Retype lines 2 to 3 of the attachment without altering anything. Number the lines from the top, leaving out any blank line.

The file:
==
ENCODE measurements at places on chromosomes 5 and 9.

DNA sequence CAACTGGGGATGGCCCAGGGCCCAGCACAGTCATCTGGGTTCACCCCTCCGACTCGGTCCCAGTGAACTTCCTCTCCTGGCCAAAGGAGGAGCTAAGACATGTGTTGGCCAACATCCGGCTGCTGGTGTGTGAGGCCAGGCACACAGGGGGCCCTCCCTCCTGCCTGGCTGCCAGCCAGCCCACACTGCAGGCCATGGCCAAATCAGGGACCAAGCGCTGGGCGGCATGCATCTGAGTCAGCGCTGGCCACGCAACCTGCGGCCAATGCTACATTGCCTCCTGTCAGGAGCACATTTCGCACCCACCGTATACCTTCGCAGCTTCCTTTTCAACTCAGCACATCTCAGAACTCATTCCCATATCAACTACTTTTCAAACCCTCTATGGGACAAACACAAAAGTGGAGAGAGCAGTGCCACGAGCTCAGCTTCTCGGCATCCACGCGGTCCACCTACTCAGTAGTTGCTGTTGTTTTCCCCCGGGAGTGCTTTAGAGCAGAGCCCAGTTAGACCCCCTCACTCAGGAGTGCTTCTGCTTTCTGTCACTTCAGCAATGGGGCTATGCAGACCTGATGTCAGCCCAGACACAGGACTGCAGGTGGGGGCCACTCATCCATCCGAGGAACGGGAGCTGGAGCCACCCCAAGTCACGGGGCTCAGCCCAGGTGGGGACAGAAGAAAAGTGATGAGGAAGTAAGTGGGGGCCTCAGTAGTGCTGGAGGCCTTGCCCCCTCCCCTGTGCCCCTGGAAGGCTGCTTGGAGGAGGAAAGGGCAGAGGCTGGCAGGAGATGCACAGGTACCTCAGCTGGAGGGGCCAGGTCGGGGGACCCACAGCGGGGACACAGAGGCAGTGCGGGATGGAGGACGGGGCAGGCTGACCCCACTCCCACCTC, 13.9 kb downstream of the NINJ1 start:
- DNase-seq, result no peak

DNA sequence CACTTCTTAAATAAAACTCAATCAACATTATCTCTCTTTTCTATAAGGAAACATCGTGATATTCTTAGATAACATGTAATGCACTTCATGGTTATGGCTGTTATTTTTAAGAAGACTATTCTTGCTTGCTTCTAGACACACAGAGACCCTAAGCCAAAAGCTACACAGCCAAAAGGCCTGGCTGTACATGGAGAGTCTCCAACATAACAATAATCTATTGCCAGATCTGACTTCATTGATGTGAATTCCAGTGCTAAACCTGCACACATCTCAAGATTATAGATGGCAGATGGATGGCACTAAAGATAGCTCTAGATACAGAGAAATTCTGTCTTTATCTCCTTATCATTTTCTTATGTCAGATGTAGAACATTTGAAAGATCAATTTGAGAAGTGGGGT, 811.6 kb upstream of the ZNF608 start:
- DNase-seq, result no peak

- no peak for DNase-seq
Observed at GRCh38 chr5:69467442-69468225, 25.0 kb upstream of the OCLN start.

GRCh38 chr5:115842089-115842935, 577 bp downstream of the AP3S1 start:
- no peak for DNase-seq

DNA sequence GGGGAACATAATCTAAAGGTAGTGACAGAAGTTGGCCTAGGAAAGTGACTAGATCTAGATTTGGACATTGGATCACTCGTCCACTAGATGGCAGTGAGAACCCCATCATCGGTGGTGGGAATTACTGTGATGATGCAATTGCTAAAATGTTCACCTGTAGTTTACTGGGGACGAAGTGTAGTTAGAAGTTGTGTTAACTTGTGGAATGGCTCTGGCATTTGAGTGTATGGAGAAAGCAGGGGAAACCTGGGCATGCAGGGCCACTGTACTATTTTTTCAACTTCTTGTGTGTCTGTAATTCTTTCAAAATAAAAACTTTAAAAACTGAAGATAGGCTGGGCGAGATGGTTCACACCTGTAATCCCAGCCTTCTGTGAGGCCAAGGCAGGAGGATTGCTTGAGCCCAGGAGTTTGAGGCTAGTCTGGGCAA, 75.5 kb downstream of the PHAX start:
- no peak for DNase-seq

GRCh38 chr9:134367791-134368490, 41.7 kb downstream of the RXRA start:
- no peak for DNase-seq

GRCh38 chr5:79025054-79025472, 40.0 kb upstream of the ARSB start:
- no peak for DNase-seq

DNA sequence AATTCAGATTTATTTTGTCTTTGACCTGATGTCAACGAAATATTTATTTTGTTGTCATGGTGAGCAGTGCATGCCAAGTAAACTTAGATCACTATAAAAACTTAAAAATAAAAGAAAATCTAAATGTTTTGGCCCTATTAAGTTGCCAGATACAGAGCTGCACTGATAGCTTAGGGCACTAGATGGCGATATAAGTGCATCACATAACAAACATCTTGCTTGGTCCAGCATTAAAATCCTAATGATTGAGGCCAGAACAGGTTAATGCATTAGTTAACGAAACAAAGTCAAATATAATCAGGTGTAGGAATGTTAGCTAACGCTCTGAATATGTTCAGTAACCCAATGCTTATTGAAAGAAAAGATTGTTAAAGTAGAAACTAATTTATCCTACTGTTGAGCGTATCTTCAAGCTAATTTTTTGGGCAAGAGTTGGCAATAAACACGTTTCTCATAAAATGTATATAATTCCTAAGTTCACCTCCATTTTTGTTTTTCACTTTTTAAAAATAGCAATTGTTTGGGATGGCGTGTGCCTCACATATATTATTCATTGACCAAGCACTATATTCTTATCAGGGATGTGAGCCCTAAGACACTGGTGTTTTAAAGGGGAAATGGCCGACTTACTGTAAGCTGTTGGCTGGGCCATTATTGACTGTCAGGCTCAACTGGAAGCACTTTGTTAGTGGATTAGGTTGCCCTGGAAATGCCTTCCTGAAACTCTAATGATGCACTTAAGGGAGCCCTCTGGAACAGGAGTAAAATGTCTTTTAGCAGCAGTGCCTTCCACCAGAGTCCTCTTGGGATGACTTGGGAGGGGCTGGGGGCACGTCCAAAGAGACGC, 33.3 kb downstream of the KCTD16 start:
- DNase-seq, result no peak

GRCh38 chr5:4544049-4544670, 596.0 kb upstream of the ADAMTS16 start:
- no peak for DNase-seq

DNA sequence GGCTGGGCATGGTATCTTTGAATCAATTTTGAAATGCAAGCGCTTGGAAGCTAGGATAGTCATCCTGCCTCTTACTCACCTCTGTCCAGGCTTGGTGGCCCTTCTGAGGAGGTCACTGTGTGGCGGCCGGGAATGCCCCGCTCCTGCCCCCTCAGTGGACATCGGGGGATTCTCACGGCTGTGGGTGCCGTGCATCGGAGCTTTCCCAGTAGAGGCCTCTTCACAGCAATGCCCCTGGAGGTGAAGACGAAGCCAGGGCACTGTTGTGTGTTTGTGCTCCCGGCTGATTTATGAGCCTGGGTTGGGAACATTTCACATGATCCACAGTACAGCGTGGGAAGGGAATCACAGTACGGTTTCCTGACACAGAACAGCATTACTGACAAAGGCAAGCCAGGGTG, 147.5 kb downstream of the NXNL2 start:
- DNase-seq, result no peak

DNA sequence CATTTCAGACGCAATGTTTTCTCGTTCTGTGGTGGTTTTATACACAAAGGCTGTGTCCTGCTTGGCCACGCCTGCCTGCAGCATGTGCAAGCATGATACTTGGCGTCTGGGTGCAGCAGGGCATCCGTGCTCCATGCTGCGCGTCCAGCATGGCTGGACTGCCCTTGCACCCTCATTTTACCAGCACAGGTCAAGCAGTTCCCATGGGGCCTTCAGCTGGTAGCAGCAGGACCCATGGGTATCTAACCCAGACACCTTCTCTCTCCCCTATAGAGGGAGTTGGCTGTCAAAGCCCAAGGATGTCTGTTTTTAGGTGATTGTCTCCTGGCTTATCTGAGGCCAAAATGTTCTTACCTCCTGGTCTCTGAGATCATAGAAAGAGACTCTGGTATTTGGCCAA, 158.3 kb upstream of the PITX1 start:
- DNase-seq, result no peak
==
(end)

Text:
DNA sequence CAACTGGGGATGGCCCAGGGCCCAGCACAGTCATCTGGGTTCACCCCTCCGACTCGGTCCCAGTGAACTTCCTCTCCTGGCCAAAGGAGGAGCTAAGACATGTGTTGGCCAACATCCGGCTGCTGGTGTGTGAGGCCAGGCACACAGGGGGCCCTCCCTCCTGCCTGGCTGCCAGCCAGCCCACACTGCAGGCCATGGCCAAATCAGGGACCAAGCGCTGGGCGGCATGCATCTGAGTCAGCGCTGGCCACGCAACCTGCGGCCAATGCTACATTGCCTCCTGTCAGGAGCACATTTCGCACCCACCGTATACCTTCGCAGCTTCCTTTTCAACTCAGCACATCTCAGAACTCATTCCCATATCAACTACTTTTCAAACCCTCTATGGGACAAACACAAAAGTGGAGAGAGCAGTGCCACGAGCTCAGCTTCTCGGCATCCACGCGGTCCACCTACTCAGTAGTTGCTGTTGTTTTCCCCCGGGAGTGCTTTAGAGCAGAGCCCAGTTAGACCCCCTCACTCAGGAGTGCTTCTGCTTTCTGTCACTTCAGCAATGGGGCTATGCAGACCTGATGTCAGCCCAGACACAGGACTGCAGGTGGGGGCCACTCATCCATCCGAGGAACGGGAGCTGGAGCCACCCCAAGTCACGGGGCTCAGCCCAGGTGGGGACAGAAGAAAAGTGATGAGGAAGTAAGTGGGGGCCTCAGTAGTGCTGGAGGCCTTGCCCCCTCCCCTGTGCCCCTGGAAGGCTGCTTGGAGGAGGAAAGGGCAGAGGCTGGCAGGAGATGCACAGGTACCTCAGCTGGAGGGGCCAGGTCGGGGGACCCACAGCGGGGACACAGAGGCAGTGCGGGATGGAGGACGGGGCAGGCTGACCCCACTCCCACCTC, 13.9 kb downstream of the NINJ1 start:
- DNase-seq, result no peak